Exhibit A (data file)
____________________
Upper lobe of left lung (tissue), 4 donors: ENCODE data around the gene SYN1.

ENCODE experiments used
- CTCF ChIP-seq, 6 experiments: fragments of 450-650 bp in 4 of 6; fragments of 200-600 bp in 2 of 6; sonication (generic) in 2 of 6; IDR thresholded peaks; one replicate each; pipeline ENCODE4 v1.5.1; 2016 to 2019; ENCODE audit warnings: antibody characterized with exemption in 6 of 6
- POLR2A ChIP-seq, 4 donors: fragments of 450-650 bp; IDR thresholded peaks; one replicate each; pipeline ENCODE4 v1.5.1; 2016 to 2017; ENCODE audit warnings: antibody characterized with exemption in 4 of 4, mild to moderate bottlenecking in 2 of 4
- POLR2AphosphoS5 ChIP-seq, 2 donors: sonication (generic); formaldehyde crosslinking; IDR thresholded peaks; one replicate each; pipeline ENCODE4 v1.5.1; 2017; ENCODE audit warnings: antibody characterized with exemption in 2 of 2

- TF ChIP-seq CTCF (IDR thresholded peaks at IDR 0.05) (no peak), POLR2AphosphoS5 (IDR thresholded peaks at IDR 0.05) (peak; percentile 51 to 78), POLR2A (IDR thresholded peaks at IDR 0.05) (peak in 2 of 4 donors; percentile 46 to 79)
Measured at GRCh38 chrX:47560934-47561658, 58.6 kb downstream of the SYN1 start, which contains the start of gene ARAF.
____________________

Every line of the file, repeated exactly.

Upper lobe of left lung (tissue), 4 donors: ENCODE data around the gene SYN1.

ENCODE experiments used
- CTCF ChIP-seq, 6 experiments: fragments of 450-650 bp in 4 of 6; fragments of 200-600 bp in 2 of 6; sonication (generic) in 2 of 6; IDR thresholded peaks; one replicate each; pipeline ENCODE4 v1.5.1; 2016 to 2019; ENCODE audit warnings: antibody characterized with exemption in 6 of 6
- POLR2A ChIP-seq, 4 donors: fragments of 450-650 bp; IDR thresholded peaks; one replicate each; pipeline ENCODE4 v1.5.1; 2016 to 2017; ENCODE audit warnings: antibody characterized with exemption in 4 of 4, mild to moderate bottlenecking in 2 of 4
- POLR2AphosphoS5 ChIP-seq, 2 donors: sonication (generic); formaldehyde crosslinking; IDR thresholded peaks; one replicate each; pipeline ENCODE4 v1.5.1; 2017; ENCODE audit warnings: antibody characterized with exemption in 2 of 2

- TF ChIP-seq CTCF (IDR thresholded peaks at IDR 0.05) (no peak), POLR2AphosphoS5 (IDR thresholded peaks at IDR 0.05) (peak; percentile 51 to 78), POLR2A (IDR thresholded peaks at IDR 0.05) (peak in 2 of 4 donors; percentile 46 to 79)
Measured at GRCh38 chrX:47560934-47561658, 58.6 kb downstream of the SYN1 start, which contains the start of gene ARAF.